My good friend and fellow IT Babbler Tony wrote a piece called Mobile Phone Shutdown about how his school is banning students from using their smartphones during certain hours of the day. It’s good (please give it a read). In the post he identifies some problems that his school is dealing with and outlines a solution to ban phones for students and the hope of the outcome. It is sound. It is a levelheaded response to a problem and, let’s not forget, this is an experiment. It may yield results that are unexpected maybe even unwanted, but no matter what happens, Tony and the people he works with will observe, analyze and make another rational decision later on if needed. It’s not just a plan, it is a process.
There is a lot of talk out there about how terrible these devices are to children. There is an article in the Wall Street Journal that talks about parents trying to grapple when to buy their child a smartphone. Then there is the article in the New York Times that calls out Apple to make a “Less Addictive iPhone”. There is a lot of emotion and reaction in these articles and these topics. You often hear these words when discussing smartphones and students:
– Diminished social skills
– ADD or ADHD
– Harmful for developing minds
– Leads to unhappiness and/or anxiety
– Sleep deprivation
Then there are other articles such as this one from Wired that talks about how smartphones are being demonized and may not be that bad. Then there is this article from Doug Johnson’s The Blue Skunk Blog(great blog and well worth your time if you’re an educator). He says that we might as well learn how to leverage and manage smartphones in schools. Both Wired and Doug Johnson’s blog are written by very well respected professionals like the authors of the New York Times and the Wall Street Journal.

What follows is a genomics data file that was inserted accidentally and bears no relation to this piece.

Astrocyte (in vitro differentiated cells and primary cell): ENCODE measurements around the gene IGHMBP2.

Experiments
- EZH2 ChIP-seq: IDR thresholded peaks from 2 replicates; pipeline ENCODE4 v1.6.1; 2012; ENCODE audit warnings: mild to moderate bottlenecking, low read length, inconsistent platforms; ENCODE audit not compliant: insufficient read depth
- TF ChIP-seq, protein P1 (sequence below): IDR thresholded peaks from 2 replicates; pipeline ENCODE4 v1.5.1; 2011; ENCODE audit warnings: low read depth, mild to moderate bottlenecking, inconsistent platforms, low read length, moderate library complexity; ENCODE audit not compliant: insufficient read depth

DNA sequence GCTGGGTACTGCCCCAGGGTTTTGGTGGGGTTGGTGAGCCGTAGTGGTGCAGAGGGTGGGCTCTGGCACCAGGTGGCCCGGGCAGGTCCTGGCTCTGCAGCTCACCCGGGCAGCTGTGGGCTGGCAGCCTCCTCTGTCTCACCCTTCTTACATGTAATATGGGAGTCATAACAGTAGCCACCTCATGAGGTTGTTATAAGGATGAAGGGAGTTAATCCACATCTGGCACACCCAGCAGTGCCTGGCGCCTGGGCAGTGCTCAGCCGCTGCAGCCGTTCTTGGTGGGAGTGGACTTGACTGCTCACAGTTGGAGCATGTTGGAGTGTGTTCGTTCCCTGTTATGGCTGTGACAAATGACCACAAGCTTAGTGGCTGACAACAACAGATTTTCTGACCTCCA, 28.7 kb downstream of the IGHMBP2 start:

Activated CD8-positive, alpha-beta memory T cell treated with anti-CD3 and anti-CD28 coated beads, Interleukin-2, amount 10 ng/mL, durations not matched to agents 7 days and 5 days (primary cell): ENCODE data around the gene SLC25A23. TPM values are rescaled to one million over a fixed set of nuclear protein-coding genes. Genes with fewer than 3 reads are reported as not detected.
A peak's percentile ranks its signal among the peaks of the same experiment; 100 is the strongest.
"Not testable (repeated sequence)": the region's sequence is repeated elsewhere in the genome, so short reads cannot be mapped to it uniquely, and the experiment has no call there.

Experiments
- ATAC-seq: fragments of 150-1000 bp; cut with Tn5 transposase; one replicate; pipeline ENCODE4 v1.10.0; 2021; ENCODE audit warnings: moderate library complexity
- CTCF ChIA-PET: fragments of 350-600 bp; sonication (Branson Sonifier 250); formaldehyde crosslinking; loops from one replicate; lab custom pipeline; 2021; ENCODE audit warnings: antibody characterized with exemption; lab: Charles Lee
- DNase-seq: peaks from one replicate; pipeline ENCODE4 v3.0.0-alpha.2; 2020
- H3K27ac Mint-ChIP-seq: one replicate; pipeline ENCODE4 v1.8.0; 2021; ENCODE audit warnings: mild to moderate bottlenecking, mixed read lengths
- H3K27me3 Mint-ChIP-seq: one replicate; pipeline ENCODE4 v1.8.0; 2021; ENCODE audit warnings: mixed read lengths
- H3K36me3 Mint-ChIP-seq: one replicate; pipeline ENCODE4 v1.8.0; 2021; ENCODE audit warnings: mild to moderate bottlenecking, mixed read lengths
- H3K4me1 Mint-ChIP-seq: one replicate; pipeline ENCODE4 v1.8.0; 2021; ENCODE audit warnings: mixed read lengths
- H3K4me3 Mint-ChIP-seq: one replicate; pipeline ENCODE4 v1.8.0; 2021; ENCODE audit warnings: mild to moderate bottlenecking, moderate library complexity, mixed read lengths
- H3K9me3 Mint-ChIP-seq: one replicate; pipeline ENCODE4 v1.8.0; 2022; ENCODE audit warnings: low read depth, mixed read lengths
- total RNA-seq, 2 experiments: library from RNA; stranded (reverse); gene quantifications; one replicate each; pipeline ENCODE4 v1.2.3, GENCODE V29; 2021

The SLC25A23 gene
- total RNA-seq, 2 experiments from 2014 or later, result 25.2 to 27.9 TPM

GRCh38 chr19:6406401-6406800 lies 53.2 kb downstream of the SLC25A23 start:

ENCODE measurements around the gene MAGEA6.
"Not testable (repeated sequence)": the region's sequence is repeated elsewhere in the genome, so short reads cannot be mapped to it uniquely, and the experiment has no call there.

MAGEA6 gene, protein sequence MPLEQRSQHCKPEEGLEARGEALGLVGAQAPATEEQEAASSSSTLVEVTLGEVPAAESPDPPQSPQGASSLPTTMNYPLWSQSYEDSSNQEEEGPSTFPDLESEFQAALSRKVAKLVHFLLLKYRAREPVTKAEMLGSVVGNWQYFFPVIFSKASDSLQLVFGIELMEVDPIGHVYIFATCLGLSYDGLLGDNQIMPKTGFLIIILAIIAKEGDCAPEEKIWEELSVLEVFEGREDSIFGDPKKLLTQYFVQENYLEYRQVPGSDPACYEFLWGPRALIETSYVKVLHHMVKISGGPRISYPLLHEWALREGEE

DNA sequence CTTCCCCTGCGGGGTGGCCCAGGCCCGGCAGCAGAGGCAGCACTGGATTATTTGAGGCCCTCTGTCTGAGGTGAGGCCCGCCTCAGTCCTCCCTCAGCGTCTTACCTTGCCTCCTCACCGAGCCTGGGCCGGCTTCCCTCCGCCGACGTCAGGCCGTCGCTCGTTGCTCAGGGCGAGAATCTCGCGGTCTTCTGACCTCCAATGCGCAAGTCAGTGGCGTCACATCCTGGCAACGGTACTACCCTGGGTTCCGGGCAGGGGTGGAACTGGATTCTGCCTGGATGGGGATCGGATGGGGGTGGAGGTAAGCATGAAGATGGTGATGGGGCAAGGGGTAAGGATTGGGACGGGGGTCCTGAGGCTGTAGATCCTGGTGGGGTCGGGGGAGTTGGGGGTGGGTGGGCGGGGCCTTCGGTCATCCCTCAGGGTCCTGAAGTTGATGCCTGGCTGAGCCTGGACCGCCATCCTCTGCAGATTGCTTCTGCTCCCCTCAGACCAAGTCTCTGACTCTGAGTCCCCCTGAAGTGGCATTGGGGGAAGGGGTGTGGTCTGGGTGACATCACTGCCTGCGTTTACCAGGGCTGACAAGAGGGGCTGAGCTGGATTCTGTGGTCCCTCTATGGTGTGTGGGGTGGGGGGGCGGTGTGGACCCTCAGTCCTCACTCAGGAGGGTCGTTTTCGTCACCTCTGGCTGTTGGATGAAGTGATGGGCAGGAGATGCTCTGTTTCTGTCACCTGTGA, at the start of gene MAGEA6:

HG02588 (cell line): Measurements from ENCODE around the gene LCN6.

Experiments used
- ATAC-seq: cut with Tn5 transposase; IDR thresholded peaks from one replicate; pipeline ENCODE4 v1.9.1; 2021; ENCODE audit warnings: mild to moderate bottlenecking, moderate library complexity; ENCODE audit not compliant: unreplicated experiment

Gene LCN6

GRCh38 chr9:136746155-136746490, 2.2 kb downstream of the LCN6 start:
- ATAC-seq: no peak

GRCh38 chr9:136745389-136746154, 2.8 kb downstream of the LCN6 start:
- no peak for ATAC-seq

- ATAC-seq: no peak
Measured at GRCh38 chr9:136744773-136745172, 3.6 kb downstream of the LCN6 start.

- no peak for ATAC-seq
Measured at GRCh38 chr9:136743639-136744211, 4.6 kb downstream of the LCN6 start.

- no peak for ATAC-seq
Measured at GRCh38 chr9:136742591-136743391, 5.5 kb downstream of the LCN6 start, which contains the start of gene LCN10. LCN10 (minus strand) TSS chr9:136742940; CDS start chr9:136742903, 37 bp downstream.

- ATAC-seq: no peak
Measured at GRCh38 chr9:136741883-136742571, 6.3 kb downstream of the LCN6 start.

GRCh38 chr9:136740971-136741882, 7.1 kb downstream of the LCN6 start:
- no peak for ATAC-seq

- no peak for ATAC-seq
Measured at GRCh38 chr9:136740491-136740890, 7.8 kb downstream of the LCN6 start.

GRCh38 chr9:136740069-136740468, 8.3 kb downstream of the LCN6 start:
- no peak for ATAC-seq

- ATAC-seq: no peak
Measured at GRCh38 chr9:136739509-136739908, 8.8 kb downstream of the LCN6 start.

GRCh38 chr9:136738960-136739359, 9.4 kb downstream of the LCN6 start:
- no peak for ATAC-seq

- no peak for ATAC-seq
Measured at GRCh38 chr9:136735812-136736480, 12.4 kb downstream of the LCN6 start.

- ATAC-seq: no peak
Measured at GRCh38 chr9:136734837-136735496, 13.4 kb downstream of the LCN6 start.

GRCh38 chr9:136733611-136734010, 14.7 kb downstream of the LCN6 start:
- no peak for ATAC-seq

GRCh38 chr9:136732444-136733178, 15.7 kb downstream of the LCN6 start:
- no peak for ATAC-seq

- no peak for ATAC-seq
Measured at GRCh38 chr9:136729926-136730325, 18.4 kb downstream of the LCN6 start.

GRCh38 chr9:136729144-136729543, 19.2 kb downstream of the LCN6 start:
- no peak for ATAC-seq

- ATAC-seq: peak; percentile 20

Here is the bottom line. There is no missing puzzle piece that will solve this issue for all schools. We have to remember that the iPhone is only ten years old and I am not exactly sure when a majority of students started coming to schools with smartphones but I would take a stab and say 5–6 years ago. So the long term report isn’t in about how bad/awful/great/awesome these devices are to students.
I’m not for or against smartphones in schools. I think that should be a decision made based on a school by school basis and not by a single person.
What I am for are experiments. Trying out solutions, analyzing and discussing the results with the community and moving forward and using a process.
I am not for rash and knee jerk decisions. These are often not so thought out and when results come back that are unexpected, then it is too easy to call the fix it a failure and abandon a policy for another one.
What do you think?
More from Tony at TonyDePrato.com